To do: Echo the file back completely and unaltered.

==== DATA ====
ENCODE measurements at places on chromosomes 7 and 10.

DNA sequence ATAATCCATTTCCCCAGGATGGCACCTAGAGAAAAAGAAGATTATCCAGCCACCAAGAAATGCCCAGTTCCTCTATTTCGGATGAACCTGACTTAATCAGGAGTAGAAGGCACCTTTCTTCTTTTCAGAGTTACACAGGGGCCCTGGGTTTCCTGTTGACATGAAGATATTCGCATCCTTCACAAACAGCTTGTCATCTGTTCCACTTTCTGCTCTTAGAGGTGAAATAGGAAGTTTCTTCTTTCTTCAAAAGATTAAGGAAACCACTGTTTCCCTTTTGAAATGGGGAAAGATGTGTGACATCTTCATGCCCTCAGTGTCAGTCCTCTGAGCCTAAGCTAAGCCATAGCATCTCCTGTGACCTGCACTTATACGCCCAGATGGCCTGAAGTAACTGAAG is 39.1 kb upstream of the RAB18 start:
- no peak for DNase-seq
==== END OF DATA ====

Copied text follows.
ENCODE measurements at places on chromosomes 7 and 10.

DNA sequence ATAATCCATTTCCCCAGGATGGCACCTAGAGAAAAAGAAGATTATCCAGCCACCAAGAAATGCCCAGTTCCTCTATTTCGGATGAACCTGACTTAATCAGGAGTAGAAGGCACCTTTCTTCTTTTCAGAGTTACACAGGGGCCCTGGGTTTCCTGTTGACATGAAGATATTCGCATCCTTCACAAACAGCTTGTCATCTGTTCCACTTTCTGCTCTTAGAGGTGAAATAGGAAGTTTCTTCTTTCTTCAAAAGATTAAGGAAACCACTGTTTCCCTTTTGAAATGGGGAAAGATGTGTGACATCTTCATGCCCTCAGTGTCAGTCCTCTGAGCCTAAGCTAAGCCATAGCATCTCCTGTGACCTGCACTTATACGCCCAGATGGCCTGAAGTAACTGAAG is 39.1 kb upstream of the RAB18 start:
- no peak for DNase-seq